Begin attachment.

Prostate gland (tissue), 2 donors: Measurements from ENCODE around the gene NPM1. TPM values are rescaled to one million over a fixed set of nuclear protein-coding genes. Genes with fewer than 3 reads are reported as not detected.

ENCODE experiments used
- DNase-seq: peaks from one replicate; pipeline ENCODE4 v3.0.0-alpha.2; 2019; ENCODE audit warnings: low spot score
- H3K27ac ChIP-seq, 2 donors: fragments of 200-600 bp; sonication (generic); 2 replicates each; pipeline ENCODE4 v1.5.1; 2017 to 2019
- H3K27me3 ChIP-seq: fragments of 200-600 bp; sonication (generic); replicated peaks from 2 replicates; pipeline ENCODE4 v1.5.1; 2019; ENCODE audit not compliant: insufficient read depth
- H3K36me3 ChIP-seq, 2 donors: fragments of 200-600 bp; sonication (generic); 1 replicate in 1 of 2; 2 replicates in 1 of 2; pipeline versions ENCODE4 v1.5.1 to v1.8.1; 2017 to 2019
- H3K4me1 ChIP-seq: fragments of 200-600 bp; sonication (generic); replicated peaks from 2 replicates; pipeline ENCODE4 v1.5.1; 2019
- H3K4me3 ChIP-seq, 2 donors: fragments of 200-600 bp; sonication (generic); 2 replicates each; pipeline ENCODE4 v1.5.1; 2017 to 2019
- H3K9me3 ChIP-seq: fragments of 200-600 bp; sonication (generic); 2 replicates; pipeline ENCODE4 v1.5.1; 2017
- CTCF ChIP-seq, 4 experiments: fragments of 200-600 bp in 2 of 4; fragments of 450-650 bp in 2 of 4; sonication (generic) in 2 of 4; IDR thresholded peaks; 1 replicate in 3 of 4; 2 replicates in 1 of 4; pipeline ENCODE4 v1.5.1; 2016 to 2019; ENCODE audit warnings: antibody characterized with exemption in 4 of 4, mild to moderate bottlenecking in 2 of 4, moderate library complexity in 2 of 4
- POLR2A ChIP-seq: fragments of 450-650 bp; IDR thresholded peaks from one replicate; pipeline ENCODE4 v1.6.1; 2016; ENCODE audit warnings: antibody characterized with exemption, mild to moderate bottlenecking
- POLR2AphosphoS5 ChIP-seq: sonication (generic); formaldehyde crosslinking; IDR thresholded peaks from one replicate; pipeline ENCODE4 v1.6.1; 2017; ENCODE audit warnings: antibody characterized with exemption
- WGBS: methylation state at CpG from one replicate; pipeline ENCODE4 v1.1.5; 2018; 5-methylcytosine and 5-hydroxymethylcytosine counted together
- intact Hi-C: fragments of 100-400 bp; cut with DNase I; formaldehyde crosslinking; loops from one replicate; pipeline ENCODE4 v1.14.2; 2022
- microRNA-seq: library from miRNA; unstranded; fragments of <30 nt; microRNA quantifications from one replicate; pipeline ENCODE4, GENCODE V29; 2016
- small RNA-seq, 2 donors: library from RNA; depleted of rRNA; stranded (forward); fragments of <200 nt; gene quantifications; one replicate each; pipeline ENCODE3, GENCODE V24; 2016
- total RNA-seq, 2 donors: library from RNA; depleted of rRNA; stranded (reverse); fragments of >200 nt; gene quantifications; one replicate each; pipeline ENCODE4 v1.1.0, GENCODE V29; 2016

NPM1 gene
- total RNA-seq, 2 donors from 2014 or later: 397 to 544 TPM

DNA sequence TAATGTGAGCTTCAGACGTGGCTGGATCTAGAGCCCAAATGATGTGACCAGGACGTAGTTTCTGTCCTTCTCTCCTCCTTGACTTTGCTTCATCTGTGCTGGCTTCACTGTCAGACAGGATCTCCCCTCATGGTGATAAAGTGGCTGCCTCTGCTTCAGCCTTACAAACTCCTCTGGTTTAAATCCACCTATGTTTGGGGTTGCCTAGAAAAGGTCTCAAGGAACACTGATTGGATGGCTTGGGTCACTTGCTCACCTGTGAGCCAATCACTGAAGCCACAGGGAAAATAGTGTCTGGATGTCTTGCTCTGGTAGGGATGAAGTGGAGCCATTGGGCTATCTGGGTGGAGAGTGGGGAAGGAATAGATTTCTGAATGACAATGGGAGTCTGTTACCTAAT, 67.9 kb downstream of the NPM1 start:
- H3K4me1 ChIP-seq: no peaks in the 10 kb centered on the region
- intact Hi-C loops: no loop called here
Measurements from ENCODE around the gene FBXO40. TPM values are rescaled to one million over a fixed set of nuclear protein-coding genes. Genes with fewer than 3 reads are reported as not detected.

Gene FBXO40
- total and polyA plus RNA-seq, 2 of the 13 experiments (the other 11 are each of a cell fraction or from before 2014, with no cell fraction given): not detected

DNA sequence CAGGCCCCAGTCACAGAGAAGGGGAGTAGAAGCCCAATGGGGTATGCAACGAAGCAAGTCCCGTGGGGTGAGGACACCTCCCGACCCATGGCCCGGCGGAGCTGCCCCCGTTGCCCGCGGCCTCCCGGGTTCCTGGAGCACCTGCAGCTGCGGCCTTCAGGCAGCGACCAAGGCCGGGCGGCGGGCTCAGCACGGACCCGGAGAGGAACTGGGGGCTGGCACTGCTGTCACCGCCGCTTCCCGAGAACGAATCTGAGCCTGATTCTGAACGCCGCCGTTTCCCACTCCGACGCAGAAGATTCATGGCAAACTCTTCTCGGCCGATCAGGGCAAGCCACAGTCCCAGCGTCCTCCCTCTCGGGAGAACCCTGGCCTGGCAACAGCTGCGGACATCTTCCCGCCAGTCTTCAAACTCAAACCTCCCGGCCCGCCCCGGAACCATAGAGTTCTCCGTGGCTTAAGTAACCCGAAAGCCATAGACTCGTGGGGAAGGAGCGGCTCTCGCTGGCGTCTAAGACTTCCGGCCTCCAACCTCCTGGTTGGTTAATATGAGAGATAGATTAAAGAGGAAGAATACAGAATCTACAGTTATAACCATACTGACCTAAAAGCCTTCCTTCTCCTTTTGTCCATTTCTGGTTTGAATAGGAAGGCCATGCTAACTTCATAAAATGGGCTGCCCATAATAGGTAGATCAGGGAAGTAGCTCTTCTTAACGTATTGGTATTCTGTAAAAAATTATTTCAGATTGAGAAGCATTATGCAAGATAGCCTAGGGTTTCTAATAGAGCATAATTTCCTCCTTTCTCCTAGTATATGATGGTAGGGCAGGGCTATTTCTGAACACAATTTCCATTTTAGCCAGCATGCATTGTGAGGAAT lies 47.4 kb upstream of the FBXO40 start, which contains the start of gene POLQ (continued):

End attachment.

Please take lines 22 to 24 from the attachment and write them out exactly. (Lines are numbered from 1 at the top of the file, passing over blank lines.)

- intact Hi-C loops: no loop called here
Measurements from ENCODE around the gene FBXO40. TPM values are rescaled to one million over a fixed set of nuclear protein-coding genes. Genes with fewer than 3 reads are reported as not detected.

Gene FBXO40